facebookI just got scammed for 4K USD in crypto. What happened and 5 lessons to prevent being scammed. πŸ˜₯ - Seedly




I just got scammed for 4K USD in crypto. What happened and 5 lessons to prevent being scammed. πŸ˜₯

No police to call, no customer support to complain to. Read on to understand why OpSec is *so* important in crypto.


Interested? Scroll to the end of the article for more details!


It was a regular day (Wednesday 15th Sept), I've just came home from a night out with my girlfriend. Bathed and fresh, I checked twitter for any interesting content to read. Meanwhile, I also checked my discord; something popped up.

The Hook

For context: Star Atlas is a blockchain game based in space. Take a look at the trailer; its release is highly anticipated in the crypto gaming community. (Spacebois might enjoy this 🌌). Game items are being released as NFTs, with the current release for their spaceships.

Discord groups (or telegram) are the main way crypto project teams interact with their community, with key information and announcements broadcasted there.


The Bait

Looking at the Star Atlas notification, the words "You Spoke, we listened!" caught my eye. Ever since they started releasing their spaceships for sale, bots always snap up valuable ships and they often appear on the secondary market for a mark-up. I felt priced out.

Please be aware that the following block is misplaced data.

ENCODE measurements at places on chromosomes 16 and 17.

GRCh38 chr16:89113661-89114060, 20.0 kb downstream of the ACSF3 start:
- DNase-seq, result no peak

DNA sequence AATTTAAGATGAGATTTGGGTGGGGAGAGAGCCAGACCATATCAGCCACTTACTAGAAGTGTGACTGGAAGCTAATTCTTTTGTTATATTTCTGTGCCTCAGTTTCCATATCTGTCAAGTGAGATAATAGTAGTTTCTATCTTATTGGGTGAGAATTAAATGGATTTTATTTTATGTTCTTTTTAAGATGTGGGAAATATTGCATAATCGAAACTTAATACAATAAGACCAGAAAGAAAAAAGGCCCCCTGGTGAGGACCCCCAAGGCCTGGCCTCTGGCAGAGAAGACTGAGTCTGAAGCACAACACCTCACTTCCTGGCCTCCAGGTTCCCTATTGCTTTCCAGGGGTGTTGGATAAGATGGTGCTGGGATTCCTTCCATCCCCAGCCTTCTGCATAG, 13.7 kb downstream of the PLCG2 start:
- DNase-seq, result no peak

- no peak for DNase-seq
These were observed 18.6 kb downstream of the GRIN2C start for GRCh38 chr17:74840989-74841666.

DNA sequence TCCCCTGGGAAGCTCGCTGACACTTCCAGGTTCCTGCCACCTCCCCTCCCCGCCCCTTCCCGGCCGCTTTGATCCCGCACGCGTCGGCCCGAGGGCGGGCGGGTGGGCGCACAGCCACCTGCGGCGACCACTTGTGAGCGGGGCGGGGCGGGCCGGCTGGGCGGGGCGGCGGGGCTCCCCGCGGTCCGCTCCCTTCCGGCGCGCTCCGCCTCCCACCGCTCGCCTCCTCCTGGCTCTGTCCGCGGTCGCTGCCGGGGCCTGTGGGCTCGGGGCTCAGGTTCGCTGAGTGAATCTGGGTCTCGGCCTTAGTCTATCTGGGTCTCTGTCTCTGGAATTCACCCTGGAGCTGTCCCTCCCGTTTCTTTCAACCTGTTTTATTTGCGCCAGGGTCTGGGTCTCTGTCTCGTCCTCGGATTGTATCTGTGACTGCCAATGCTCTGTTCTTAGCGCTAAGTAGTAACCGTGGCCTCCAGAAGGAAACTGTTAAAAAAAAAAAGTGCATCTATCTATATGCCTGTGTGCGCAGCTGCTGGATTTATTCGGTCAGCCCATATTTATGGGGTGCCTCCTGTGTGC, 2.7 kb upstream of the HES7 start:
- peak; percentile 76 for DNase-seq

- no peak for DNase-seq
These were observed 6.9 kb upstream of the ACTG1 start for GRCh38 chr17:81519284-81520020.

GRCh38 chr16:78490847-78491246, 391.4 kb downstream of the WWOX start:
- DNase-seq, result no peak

This time, the message felt like I was getting rewarded. Without thinking, I clicked on the link. Note that the website above was in a domain (.art), whereas the real one was in another domain (.com). #firstwarningflag

What if spending that 0.1 SOL (~$16 USD) can get me a large or even a capital ship?

It will be like winning the lottery; these ships were going for 10k to 30k USD a pop.

Again, without hesitating, I clicked the button "Claim airdrop". After all, it's just 0.1 SOL. What's the worse that could happen, right...?

In crypto, you are responsible for making the transaction. Simply put, you need to sign off on the transaction. Some dapps provide an option to auto-approve transactions. Of course, one would only do that if they completely trust the website. I thought my airdrop was legit. So I checked the auto-approved button.

I clicked the link once. Nothing happened. I clicked it multiple times. Nothing happened. Strange, I should have gotten the airdrop by now. Let's check my wallet.


The Victim

Note: I did not take a screen capture of my wallet that night, but will furnish transaction details below. The below screengrab is taken a few days after.

W.T.F. The amount of Solana tokens I had dropped to 0.26. I had 27 SOL before today. How tf did this happen?